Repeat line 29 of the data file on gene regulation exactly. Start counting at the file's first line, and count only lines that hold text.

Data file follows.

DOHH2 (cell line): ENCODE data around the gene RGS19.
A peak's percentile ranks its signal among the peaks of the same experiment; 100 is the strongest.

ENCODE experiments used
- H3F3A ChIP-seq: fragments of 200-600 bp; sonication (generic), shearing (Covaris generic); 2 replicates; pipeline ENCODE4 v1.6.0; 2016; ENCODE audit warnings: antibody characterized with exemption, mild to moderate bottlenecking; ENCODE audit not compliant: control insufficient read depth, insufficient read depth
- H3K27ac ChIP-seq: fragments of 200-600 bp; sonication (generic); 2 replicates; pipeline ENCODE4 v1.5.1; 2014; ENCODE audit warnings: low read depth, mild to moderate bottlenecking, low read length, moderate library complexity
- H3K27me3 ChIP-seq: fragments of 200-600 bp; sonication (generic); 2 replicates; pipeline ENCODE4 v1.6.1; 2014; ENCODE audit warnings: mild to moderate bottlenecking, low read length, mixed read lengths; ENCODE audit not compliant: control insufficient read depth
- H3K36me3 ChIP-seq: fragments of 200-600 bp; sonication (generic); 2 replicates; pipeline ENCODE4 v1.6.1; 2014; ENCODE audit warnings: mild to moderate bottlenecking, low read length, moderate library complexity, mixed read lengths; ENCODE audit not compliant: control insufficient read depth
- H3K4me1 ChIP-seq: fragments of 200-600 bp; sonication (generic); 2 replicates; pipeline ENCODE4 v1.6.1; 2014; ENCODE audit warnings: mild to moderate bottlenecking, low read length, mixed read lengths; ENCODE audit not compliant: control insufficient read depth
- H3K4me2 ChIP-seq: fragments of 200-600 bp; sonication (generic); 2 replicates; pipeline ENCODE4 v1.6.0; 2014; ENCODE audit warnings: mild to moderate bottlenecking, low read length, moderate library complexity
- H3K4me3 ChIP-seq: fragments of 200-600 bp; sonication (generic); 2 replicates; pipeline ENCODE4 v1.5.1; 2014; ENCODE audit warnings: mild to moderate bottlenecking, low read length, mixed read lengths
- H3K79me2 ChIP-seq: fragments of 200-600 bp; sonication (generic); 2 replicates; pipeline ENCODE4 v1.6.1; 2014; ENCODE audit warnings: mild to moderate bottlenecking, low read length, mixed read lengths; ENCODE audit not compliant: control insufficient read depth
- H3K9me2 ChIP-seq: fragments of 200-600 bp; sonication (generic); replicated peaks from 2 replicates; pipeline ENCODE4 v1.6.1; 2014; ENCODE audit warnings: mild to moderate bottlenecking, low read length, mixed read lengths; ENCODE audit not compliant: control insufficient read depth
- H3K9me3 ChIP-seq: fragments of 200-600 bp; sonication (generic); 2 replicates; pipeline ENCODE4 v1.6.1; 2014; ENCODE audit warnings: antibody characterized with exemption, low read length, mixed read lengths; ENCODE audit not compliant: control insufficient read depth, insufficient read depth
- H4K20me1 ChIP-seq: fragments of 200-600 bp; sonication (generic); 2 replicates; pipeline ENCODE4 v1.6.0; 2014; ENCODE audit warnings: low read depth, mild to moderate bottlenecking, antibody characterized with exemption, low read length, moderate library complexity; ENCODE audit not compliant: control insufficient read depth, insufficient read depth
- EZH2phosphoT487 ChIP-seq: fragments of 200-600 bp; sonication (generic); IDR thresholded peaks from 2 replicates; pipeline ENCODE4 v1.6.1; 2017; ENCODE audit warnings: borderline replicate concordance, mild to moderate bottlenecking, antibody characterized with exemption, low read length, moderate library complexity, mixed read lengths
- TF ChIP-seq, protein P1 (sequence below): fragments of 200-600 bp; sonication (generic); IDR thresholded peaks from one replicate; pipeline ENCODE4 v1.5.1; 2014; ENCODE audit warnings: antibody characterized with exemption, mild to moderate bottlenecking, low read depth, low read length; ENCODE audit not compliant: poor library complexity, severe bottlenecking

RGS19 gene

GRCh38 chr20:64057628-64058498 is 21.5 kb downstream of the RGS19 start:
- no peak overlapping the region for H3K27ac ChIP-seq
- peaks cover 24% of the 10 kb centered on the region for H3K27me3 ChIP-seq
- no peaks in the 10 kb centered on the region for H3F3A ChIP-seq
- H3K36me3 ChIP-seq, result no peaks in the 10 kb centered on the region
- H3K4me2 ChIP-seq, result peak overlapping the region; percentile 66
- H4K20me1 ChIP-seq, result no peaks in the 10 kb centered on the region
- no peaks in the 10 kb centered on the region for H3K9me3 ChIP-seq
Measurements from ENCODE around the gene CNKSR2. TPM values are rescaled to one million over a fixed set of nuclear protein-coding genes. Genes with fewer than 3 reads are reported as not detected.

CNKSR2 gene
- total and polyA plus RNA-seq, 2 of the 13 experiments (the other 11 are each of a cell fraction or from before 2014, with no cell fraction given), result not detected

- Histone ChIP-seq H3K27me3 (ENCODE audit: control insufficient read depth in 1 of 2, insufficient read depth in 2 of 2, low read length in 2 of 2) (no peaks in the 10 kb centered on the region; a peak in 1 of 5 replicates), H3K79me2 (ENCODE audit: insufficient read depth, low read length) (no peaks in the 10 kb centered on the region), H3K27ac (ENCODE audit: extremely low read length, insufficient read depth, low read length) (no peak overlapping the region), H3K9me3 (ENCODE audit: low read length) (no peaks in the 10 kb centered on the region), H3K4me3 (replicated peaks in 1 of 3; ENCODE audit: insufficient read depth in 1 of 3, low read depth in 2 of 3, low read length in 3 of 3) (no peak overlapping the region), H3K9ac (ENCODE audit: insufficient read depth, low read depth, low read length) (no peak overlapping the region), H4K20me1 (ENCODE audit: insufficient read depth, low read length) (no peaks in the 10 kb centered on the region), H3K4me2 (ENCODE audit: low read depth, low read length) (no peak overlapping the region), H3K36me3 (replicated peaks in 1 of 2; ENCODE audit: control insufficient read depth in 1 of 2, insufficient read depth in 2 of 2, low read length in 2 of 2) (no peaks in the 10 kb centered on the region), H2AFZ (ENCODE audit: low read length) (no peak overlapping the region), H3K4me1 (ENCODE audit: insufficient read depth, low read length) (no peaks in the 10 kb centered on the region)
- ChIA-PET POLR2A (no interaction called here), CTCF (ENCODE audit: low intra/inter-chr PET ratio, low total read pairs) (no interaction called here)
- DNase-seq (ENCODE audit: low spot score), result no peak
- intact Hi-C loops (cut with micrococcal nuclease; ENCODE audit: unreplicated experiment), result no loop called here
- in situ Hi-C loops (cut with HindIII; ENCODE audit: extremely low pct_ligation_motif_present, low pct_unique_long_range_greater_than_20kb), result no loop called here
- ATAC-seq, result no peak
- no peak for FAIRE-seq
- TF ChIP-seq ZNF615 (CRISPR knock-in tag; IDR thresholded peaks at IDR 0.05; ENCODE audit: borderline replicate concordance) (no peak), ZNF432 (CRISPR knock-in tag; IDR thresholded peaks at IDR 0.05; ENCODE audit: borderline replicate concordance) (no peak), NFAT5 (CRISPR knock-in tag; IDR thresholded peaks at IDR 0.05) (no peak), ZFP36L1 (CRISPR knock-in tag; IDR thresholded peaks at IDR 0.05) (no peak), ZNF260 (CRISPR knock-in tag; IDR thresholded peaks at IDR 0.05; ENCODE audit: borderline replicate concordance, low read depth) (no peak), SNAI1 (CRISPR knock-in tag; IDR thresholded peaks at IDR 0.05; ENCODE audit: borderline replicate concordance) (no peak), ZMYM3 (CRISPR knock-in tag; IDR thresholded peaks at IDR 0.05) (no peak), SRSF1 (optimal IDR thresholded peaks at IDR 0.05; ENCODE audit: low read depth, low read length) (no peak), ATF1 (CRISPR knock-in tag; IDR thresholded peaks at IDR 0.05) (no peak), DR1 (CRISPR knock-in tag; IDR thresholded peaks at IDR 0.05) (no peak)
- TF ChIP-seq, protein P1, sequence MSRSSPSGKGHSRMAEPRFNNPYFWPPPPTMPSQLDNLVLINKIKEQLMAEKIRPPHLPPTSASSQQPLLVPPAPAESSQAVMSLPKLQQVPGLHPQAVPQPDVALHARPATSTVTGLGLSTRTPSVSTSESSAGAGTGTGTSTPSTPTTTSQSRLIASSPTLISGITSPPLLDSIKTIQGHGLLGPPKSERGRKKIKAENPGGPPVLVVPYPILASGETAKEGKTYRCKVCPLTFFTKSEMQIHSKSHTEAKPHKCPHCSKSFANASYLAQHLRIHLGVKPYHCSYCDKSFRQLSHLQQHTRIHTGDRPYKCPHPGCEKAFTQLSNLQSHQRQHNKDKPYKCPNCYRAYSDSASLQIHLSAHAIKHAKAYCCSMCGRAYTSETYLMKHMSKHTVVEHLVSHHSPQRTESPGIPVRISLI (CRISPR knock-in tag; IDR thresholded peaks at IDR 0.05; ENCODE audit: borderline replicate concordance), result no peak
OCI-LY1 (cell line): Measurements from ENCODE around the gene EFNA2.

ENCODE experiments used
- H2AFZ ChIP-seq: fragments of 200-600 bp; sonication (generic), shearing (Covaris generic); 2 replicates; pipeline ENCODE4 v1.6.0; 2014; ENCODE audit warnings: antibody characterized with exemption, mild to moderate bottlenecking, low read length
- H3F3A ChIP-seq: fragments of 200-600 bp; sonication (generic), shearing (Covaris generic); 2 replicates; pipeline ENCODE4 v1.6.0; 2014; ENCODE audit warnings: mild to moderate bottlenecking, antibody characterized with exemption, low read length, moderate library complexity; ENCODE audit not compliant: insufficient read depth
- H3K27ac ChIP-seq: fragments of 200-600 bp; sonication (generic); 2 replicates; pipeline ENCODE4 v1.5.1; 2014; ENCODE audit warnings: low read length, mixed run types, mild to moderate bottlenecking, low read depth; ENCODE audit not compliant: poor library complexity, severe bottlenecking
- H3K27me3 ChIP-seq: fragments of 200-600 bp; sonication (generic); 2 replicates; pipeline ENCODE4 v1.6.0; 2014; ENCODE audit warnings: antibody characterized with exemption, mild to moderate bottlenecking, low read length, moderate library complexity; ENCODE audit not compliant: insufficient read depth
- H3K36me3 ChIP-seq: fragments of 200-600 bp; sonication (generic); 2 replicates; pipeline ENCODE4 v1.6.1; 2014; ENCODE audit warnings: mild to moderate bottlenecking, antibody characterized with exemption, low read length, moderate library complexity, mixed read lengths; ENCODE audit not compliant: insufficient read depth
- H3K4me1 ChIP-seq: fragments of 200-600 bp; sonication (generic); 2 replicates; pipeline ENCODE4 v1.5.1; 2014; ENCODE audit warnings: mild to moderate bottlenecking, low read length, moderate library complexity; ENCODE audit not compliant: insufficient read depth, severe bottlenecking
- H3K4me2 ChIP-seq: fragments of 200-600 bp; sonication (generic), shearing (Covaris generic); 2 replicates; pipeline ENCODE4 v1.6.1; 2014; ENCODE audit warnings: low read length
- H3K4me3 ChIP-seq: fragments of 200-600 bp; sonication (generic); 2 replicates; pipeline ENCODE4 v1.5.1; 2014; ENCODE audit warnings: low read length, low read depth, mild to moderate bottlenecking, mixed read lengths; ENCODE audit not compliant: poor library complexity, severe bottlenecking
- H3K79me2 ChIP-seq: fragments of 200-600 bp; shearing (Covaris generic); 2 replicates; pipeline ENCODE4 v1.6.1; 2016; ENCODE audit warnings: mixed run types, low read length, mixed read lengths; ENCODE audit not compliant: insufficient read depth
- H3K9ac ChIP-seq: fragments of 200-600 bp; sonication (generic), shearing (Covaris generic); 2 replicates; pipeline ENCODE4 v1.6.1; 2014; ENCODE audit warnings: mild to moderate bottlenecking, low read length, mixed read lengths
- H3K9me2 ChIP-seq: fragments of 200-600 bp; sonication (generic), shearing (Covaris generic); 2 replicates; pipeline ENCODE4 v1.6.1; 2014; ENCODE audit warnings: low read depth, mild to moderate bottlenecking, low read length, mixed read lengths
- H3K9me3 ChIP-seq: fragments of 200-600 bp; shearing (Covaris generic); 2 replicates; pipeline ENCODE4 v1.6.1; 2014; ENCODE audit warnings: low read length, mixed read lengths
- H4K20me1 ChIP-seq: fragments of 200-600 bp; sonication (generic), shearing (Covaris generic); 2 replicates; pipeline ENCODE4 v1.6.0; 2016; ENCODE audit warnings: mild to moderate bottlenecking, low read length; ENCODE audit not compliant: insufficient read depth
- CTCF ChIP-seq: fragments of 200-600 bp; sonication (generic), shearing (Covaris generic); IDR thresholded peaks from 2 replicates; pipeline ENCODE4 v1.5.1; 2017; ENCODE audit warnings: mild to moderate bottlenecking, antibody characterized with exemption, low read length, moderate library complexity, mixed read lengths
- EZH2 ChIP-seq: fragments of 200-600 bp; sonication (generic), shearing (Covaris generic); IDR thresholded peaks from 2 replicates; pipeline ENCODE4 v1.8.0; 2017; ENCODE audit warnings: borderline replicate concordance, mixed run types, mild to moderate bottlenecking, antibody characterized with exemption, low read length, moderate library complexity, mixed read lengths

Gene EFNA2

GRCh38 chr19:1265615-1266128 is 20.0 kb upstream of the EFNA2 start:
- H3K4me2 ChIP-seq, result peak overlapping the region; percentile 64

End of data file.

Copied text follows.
- Histone ChIP-seq H3K27me3 (ENCODE audit: control insufficient read depth in 1 of 2, insufficient read depth in 2 of 2, low read length in 2 of 2) (no peaks in the 10 kb centered on the region; a peak in 1 of 5 replicates), H3K79me2 (ENCODE audit: insufficient read depth, low read length) (no peaks in the 10 kb centered on the region), H3K27ac (ENCODE audit: extremely low read length, insufficient read depth, low read length) (no peak overlapping the region), H3K9me3 (ENCODE audit: low read length) (no peaks in the 10 kb centered on the region), H3K4me3 (replicated peaks in 1 of 3; ENCODE audit: insufficient read depth in 1 of 3, low read depth in 2 of 3, low read length in 3 of 3) (no peak overlapping the region), H3K9ac (ENCODE audit: insufficient read depth, low read depth, low read length) (no peak overlapping the region), H4K20me1 (ENCODE audit: insufficient read depth, low read length) (no peaks in the 10 kb centered on the region), H3K4me2 (ENCODE audit: low read depth, low read length) (no peak overlapping the region), H3K36me3 (replicated peaks in 1 of 2; ENCODE audit: control insufficient read depth in 1 of 2, insufficient read depth in 2 of 2, low read length in 2 of 2) (no peaks in the 10 kb centered on the region), H2AFZ (ENCODE audit: low read length) (no peak overlapping the region), H3K4me1 (ENCODE audit: insufficient read depth, low read length) (no peaks in the 10 kb centered on the region)